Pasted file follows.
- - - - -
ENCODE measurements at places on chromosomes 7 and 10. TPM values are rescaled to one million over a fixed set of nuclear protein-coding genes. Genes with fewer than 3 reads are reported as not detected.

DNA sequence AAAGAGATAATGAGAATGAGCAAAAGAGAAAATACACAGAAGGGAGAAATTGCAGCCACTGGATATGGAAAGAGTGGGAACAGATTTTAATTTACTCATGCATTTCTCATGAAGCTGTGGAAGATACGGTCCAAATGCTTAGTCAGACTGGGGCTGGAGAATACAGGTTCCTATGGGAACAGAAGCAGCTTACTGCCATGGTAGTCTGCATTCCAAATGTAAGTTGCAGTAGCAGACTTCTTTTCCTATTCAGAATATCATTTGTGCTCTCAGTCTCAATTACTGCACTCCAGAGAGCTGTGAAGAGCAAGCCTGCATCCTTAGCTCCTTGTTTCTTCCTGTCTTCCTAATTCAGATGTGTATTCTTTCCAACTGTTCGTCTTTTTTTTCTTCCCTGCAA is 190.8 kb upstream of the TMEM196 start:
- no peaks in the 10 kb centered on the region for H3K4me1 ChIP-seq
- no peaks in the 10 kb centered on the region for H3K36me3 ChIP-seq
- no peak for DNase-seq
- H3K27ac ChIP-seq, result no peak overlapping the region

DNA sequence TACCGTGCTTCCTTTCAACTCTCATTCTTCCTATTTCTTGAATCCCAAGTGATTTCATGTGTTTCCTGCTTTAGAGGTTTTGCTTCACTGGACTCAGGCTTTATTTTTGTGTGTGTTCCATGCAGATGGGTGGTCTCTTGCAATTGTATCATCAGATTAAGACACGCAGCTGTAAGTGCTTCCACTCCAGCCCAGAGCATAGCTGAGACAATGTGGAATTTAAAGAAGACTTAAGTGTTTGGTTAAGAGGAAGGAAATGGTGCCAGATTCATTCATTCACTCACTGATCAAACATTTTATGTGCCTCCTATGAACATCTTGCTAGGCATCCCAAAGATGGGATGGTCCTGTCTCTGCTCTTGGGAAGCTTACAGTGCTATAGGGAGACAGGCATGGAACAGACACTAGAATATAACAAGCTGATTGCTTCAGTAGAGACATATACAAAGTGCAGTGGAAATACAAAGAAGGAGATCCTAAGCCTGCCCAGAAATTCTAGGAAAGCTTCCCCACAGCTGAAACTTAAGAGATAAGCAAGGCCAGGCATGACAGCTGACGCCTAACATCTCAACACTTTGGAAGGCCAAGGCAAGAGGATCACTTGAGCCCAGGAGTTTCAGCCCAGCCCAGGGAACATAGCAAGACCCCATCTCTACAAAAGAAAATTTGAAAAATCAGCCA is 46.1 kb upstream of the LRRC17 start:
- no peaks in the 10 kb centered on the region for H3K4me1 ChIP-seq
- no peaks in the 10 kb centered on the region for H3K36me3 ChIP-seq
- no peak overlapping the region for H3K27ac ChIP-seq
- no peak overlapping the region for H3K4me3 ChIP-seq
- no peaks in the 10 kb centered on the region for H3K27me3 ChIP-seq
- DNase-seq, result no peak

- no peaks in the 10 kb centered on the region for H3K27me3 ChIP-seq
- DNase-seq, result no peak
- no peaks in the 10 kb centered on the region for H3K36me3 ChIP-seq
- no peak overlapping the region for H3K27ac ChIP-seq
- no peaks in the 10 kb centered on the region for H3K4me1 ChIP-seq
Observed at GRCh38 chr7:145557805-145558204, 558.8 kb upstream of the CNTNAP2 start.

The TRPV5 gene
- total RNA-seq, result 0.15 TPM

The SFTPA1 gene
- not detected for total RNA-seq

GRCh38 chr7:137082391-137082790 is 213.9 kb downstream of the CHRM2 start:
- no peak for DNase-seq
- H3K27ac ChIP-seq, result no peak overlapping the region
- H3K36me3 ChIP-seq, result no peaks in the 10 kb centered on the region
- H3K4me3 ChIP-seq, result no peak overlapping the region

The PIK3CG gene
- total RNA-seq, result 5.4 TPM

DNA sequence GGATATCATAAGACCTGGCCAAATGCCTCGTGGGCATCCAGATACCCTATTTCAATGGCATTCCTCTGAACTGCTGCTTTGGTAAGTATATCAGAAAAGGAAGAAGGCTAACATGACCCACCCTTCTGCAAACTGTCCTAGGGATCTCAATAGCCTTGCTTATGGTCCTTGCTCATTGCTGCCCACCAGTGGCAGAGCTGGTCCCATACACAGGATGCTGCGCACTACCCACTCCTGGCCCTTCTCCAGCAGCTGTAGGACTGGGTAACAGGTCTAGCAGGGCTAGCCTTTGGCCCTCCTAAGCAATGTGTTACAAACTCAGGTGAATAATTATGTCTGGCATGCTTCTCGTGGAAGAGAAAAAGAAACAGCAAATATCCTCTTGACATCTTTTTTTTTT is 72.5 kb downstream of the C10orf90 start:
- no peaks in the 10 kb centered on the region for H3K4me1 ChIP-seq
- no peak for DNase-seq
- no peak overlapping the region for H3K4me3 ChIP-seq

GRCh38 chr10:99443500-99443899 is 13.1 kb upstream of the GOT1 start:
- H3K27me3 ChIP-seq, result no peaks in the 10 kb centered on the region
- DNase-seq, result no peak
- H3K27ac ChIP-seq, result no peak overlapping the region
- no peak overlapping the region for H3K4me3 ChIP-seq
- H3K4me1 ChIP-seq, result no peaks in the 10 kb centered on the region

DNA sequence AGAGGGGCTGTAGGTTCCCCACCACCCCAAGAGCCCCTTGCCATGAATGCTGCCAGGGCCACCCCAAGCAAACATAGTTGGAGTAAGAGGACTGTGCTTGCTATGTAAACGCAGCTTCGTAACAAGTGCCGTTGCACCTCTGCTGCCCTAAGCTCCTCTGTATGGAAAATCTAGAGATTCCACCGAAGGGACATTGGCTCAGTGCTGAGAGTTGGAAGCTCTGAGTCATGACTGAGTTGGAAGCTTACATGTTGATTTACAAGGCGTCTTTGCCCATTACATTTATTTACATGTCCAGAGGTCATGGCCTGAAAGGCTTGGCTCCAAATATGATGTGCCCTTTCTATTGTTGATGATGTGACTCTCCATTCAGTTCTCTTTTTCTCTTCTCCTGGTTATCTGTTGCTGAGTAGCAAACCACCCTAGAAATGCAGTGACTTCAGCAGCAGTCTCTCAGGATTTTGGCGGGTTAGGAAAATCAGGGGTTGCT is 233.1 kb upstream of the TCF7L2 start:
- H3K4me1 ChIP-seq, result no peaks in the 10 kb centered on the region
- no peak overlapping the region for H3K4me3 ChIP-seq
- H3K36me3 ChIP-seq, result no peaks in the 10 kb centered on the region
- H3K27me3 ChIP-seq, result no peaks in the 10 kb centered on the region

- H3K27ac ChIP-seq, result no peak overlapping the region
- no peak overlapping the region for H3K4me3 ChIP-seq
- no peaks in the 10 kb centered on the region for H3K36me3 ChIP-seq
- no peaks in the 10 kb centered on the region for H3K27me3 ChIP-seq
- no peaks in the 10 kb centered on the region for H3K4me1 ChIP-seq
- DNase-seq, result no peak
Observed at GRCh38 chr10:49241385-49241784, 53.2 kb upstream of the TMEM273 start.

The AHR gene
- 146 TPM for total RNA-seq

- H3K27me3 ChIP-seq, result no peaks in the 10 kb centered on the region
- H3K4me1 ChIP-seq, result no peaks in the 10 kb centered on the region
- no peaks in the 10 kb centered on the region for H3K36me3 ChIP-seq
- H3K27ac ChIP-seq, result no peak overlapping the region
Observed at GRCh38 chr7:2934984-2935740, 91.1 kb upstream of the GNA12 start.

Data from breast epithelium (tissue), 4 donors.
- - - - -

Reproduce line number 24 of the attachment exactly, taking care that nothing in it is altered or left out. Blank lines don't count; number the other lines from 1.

GRCh38 chr7:137082391-137082790 is 213.9 kb downstream of the CHRM2 start: